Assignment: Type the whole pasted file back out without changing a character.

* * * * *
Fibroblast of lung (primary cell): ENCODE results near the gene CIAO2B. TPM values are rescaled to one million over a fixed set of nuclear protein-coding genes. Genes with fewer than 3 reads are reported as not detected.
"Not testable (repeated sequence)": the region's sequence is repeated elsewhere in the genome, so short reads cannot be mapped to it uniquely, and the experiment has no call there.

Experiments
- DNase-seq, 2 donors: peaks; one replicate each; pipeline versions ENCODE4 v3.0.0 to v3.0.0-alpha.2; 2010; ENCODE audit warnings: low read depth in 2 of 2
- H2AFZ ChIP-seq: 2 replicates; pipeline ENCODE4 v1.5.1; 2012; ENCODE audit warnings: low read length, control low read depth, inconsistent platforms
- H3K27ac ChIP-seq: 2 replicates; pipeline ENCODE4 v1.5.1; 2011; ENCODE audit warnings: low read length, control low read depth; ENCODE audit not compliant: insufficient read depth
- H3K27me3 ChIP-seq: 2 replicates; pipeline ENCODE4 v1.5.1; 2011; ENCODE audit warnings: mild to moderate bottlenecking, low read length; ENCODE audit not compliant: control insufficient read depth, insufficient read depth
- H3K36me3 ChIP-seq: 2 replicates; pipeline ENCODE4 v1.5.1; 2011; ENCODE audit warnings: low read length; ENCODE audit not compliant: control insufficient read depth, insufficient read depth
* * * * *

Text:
Fibroblast of lung (primary cell): ENCODE results near the gene CIAO2B. TPM values are rescaled to one million over a fixed set of nuclear protein-coding genes. Genes with fewer than 3 reads are reported as not detected.
"Not testable (repeated sequence)": the region's sequence is repeated elsewhere in the genome, so short reads cannot be mapped to it uniquely, and the experiment has no call there.

Experiments
- DNase-seq, 2 donors: peaks; one replicate each; pipeline versions ENCODE4 v3.0.0 to v3.0.0-alpha.2; 2010; ENCODE audit warnings: low read depth in 2 of 2
- H2AFZ ChIP-seq: 2 replicates; pipeline ENCODE4 v1.5.1; 2012; ENCODE audit warnings: low read length, control low read depth, inconsistent platforms
- H3K27ac ChIP-seq: 2 replicates; pipeline ENCODE4 v1.5.1; 2011; ENCODE audit warnings: low read length, control low read depth; ENCODE audit not compliant: insufficient read depth
- H3K27me3 ChIP-seq: 2 replicates; pipeline ENCODE4 v1.5.1; 2011; ENCODE audit warnings: mild to moderate bottlenecking, low read length; ENCODE audit not compliant: control insufficient read depth, insufficient read depth
- H3K36me3 ChIP-seq: 2 replicates; pipeline ENCODE4 v1.5.1; 2011; ENCODE audit warnings: low read length; ENCODE audit not compliant: control insufficient read depth, insufficient read depth